Skip to main content

Full text of "A Contribution to the History of the Term "Massorah""

See other formats


STOP 



Early Journal Content on JSTOR, Free to Anyone in the World 

This article is one of nearly 500,000 scholarly works digitized and made freely available to everyone in 
the world by JSTOR. 

Known as the Early Journal Content, this set of works include research articles, news, letters, and other 
writings published in more than 200 of the oldest leading academic journals. The works date from the 
mid-seventeenth to the early twentieth centuries. 

We encourage people to read and share the Early Journal Content openly and to tell others that this 
resource exists. People may post this content online or redistribute in any way for non-commercial 
purposes. 

Read more about Early Journal Content at http://about.jstor.org/participate-jstor/individuals/early- 
journal-content . 



JSTOR is a digital library of academic journals, books, and primary source objects. JSTOR helps people 
discover, use, and build upon a wide range of content through a powerful research and teaching 
platform, and preserves this content for future generations. JSTOR is part of ITHAKA, a not-for-profit 
organization that also includes Ithaka S+R and Portico. For more information about JSTOR, please 
contact support@jstor.org. 



Notes and Discussion. 78c 



A Contribution to the History of the Term "Massorah." 
— In the first chapter of his Commentarius Massoive Ilistoriens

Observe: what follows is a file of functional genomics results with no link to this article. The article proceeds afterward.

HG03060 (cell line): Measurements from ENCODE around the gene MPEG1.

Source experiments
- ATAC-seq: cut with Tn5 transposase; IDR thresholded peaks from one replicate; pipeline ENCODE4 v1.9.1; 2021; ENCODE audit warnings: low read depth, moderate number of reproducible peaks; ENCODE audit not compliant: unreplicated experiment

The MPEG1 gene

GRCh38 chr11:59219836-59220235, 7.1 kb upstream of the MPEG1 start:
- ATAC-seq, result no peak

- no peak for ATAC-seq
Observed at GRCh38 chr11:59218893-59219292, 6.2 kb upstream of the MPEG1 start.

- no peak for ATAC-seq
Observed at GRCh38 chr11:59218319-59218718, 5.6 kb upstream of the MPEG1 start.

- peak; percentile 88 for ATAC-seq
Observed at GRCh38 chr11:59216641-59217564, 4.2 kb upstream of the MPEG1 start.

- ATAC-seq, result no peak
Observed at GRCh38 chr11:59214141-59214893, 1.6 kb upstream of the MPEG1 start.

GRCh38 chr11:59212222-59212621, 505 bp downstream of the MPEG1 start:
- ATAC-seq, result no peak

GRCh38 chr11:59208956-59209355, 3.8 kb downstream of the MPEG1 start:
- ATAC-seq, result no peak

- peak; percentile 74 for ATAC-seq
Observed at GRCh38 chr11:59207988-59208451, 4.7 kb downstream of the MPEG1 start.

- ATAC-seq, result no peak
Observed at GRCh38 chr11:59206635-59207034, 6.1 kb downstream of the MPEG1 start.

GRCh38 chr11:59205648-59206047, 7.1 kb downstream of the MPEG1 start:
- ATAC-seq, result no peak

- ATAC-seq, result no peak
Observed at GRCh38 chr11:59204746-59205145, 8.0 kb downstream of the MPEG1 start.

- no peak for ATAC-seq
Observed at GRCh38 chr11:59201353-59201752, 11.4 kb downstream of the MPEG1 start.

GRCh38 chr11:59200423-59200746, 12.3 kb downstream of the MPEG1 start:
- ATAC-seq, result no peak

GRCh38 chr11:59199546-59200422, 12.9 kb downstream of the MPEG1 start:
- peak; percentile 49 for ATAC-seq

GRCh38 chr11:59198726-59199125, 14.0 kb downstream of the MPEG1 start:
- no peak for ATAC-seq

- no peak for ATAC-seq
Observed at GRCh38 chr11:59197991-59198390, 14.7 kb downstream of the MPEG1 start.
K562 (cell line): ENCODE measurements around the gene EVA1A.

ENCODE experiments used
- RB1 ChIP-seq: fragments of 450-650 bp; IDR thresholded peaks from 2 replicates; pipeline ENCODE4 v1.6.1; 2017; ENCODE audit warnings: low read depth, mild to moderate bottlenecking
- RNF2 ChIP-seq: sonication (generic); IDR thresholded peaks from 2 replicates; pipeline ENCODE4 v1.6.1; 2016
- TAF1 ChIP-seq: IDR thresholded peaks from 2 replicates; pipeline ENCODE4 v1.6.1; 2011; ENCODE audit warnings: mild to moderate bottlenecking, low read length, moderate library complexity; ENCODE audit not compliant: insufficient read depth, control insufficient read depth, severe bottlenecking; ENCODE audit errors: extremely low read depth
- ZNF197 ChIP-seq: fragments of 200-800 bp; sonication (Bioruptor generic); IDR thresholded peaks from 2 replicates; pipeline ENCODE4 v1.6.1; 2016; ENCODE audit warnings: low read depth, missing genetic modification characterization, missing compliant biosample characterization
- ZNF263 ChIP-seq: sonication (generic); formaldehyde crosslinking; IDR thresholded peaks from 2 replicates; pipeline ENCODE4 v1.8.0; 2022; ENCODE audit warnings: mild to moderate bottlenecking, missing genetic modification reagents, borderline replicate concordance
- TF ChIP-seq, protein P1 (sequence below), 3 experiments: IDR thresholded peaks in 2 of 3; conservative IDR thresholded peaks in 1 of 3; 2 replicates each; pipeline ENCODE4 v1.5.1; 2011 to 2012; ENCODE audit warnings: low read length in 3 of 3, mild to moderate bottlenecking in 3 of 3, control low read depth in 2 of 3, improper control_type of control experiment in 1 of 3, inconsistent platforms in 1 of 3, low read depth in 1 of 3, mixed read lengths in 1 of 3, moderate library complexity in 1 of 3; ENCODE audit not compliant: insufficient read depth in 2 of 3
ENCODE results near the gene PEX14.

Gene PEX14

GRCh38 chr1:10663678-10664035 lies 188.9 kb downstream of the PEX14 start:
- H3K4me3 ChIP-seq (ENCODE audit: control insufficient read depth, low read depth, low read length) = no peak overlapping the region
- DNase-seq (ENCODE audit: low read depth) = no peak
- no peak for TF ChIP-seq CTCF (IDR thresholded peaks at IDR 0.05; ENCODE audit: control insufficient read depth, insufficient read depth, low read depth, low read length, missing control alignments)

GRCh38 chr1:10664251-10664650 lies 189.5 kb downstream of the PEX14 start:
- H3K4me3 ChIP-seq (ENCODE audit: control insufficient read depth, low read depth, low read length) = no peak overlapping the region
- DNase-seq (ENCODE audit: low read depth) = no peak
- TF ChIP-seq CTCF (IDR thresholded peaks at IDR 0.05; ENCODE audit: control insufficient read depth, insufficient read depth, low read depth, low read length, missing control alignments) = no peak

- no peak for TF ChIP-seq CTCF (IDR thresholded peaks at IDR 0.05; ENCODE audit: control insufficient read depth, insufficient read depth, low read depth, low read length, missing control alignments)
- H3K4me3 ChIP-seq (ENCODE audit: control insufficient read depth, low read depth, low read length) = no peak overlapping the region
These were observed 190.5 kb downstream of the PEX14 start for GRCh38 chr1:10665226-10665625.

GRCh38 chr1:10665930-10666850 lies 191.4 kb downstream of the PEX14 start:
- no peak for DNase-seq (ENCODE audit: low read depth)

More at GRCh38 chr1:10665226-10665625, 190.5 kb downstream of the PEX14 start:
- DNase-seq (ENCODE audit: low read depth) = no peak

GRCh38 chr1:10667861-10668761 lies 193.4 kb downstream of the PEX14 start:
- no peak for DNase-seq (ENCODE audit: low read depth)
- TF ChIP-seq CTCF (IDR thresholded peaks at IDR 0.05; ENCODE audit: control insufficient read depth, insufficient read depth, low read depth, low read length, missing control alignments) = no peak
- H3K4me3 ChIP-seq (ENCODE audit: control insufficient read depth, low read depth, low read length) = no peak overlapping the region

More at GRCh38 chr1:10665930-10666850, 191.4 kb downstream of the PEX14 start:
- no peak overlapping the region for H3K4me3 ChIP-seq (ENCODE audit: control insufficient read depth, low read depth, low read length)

(Tiberias, Part I.), Buxtorf says that the pronunciation now 
generally in use among the Jews of the name of the Tradition 
that dealt with the biblical text is miDO (after the form of 
JTT133 Jer. iii. 7), and as sarnech has a sharp sound, the word is 
written with a double s, Massorah. This manner of spelling the 
word, although it was not adopted by Buxtorf himself, is still every- 
where in vogue ; at the same time, however, one generally recalls the 
possibility referred to by Buxtorf that the form of the word may be 
TTV)DJ? (with a dagesh in the D). Buxtorf also mentions that the 
word was by many read iTTDa or rHBtt and even rnpS? (by Pag- 
ninus), while he himself adduces the form TTTlDft (compare rn'lt£72 
n"^n;S7) as possible. This remarkable fluctuation in the pronuncia- 
tion of a word of such frequent use, as well as in the grammatical 
explanation of its form, still prevails. Compare F. Buhl, Kaiion uiul 
Text des alten Testaments (Leipzig, 1891), page 95 seq. The very 
foundation upon which the use of the word itself rests is extremely 
uncertain. In the oldest sources (Talmud and Midrash) it is not to be 
found at all, as in these only its equivalent miDQ is to be met with. 
Similarly, later authorities speak only of the miDO, which expression 
is very often employed to indicate the Massorah in its written form>